274. 1-914 FORM: APIICATION ioR T NONIMMIGRANT SArus, supra note 40, PART

275. 8 C.F.R. § 214.11(d)(2)(ii) (2009). 276. 1-914 FORM: APPLICATION [OR T NONIMMIGRANT C. 277. Id. 278. Id. This Article will not go into detail on this "prong" of the T-Visa application, but it should be noted that this is an extremely hard burden to meet because the undocumented immigrant must not just establish that he or she would experience extreme hardship if removed, but that hardship must also involve "unusual and severe harm." Id. This is an extreme hardship standard and simply proving extreme hardship will not suffice. Id. In a case involving a Filipino T-Visa applicant, who had law enforcement certification, the application was denied. Despite circumstances such as financial hardships, lack of access to necessary medical care, lack of legal recourse against his traffickers, and potential harm from his traffickers, it was initially determined, and upheld on appeal that the applicant did not prove he would suffer extreme hardship involving unusual and severe harm should he
return to the Philippines. See also 16-17 BENODR's IMmioR. BULL. 6 (2011) (discussing the

supra note 40,


importance of these visas in helping victims put off removal from the United States). 279. 8 C.F.R. § 214.11(a) (2009) "The 'reasonableness' of the request depends on the totality of the circumstances taking into account general law enforcement and prosecutorial practices, the nature of the victimization, and the specific circumstances of the victim, including fear, severe traumatization (both mental and physical), and the age and maturity of young victims." Id. 280. 8 C.F.R. § 214.11(a) (2009). 281. 1-914 FORM: A'PIcCATION ioRi T NONIMMIGRANT STATrUS, supra note 40, PAIRT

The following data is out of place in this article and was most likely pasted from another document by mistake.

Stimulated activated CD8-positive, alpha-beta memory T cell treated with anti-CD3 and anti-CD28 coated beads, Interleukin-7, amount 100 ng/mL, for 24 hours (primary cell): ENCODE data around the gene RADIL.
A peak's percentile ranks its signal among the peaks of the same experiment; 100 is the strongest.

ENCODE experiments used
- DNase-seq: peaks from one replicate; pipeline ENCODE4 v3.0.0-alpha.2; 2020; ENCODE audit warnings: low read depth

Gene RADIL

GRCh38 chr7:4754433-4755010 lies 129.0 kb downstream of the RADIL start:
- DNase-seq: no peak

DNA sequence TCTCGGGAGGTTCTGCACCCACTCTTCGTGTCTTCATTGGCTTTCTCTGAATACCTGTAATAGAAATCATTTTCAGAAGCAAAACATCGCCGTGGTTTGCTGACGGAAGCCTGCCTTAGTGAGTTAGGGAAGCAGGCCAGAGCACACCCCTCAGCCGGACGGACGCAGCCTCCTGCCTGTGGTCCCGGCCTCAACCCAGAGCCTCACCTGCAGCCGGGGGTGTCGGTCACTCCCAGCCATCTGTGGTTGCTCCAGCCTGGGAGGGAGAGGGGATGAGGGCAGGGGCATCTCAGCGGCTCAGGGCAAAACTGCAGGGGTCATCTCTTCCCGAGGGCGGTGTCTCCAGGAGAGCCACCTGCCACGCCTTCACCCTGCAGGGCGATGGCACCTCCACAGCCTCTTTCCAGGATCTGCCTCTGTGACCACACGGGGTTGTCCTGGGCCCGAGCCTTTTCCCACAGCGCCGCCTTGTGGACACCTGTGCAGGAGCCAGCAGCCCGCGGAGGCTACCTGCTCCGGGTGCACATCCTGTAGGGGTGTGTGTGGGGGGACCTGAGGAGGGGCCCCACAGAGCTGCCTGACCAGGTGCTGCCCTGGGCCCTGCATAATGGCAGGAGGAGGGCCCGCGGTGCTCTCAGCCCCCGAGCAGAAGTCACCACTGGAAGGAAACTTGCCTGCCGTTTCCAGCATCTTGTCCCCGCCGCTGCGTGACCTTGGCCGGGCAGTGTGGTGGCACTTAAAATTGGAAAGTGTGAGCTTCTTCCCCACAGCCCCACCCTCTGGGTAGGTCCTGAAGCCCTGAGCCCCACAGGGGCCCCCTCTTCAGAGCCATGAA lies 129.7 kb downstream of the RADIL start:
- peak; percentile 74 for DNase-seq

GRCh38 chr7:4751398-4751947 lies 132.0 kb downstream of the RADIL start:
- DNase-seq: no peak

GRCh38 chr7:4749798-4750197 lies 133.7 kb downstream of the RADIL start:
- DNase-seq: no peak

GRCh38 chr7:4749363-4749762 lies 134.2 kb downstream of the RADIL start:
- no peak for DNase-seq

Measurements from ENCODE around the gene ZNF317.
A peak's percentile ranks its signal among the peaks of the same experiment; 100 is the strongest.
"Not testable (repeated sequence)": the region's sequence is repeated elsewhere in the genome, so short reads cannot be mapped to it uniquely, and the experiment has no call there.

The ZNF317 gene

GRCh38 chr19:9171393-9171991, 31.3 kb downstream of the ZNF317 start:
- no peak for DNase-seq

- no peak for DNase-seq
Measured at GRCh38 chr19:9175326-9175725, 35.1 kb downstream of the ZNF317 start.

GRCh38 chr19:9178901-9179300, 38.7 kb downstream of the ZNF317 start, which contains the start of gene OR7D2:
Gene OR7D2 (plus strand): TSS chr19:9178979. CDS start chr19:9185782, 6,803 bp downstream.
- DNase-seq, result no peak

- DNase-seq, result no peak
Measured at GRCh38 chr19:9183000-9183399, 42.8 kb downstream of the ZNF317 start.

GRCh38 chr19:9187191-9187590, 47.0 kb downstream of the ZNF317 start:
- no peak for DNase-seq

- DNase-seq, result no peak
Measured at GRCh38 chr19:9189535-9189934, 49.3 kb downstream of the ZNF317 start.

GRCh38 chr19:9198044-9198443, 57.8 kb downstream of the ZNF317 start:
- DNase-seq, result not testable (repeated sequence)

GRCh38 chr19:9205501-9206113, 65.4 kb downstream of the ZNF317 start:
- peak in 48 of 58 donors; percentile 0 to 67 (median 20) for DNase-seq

282. Id. at PART C, QUESTION 2. If the applicant is submitting a LEA endorsement, he or she must submit as part of the application Form 1-914, Supplement B, Declaration of Law Enforcement Officer for Victim of Trafficking in Persons.). 283. See generally Leticia Saucedo, A New "U": Organizing and ProtectingImmigrant Workers, 42 U. Ricti. L. REv. 891, 893-901 (2008) (describing how the government has



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the United States is through no fault of their own.28 4 This can be best illustrated when minors, having been trafficked to the United States, are subsequently arrested for prostitution,2 85 even though, under federal law, they should have been classified as victims of slavery.28 6 Criminalization of the victim is in direct conflict with governmental statements and regulations implemented by Congress signifying victim recovery and rehabilitation should take precedence over the successful investigation and prosecution of a victim's traffickers. In fact, Form 1-914, provided by U.S. Citizenship and Immigration Services, 2 87 states that the applicant must demonstrate that, "[he or she has] complied with any reasonable request for assistance in a Federal, State, or local investigation or prosecution .. . unless [he or she is] under the age of [eighteen]." 2 8 8 Federal law does not require that an applicant comply with reasonable LEA requests if he or she is unable to do so because of physical or psychological trauma;2 89 however, the instructions to Form I914 fail to reference this exception. This significant error potentially closes this legitimate avenue of application, and could go underutilized or unexercised without a well-informed victim or legal advocate. A. "Severe Form" of Human Trafficking Requirement